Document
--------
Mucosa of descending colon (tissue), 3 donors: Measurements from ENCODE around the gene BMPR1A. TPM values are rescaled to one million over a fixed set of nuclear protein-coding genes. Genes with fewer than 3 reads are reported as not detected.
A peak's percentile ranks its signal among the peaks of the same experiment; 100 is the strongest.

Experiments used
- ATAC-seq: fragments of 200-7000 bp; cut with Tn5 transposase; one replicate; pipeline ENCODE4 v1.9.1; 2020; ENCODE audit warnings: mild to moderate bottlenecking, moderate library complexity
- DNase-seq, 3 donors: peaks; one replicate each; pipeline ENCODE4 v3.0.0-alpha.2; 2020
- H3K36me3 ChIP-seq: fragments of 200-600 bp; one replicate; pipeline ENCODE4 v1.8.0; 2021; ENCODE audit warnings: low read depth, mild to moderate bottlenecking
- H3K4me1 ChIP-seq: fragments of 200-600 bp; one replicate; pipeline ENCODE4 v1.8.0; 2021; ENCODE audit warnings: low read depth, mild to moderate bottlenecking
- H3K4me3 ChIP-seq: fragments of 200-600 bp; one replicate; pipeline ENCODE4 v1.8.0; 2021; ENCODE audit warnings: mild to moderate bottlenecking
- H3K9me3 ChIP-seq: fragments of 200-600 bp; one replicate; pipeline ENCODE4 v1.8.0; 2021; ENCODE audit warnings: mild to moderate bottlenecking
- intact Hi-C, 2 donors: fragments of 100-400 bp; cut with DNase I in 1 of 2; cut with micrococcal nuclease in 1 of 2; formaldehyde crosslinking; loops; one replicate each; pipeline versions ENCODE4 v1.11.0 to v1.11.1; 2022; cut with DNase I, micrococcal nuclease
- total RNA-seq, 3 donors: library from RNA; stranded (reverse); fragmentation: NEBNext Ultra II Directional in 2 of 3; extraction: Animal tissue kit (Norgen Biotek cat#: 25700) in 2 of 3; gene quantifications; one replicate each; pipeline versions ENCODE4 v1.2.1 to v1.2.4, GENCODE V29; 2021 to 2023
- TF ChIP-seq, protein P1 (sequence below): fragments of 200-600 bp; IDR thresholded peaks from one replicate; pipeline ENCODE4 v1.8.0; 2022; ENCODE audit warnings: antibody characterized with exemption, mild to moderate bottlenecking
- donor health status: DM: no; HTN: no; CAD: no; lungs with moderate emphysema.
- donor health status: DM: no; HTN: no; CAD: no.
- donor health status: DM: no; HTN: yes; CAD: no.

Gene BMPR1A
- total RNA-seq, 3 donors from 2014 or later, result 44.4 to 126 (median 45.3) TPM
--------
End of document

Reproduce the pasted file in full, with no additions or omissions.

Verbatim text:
Mucosa of descending colon (tissue), 3 donors: Measurements from ENCODE around the gene BMPR1A. TPM values are rescaled to one million over a fixed set of nuclear protein-coding genes. Genes with fewer than 3 reads are reported as not detected.
A peak's percentile ranks its signal among the peaks of the same experiment; 100 is the strongest.

Experiments used
- ATAC-seq: fragments of 200-7000 bp; cut with Tn5 transposase; one replicate; pipeline ENCODE4 v1.9.1; 2020; ENCODE audit warnings: mild to moderate bottlenecking, moderate library complexity
- DNase-seq, 3 donors: peaks; one replicate each; pipeline ENCODE4 v3.0.0-alpha.2; 2020
- H3K36me3 ChIP-seq: fragments of 200-600 bp; one replicate; pipeline ENCODE4 v1.8.0; 2021; ENCODE audit warnings: low read depth, mild to moderate bottlenecking
- H3K4me1 ChIP-seq: fragments of 200-600 bp; one replicate; pipeline ENCODE4 v1.8.0; 2021; ENCODE audit warnings: low read depth, mild to moderate bottlenecking
- H3K4me3 ChIP-seq: fragments of 200-600 bp; one replicate; pipeline ENCODE4 v1.8.0; 2021; ENCODE audit warnings: mild to moderate bottlenecking
- H3K9me3 ChIP-seq: fragments of 200-600 bp; one replicate; pipeline ENCODE4 v1.8.0; 2021; ENCODE audit warnings: mild to moderate bottlenecking
- intact Hi-C, 2 donors: fragments of 100-400 bp; cut with DNase I in 1 of 2; cut with micrococcal nuclease in 1 of 2; formaldehyde crosslinking; loops; one replicate each; pipeline versions ENCODE4 v1.11.0 to v1.11.1; 2022; cut with DNase I, micrococcal nuclease
- total RNA-seq, 3 donors: library from RNA; stranded (reverse); fragmentation: NEBNext Ultra II Directional in 2 of 3; extraction: Animal tissue kit (Norgen Biotek cat#: 25700) in 2 of 3; gene quantifications; one replicate each; pipeline versions ENCODE4 v1.2.1 to v1.2.4, GENCODE V29; 2021 to 2023
- TF ChIP-seq, protein P1 (sequence below): fragments of 200-600 bp; IDR thresholded peaks from one replicate; pipeline ENCODE4 v1.8.0; 2022; ENCODE audit warnings: antibody characterized with exemption, mild to moderate bottlenecking
- donor health status: DM: no; HTN: no; CAD: no; lungs with moderate emphysema.
- donor health status: DM: no; HTN: no; CAD: no.
- donor health status: DM: no; HTN: yes; CAD: no.

Gene BMPR1A
- total RNA-seq, 3 donors from 2014 or later, result 44.4 to 126 (median 45.3) TPM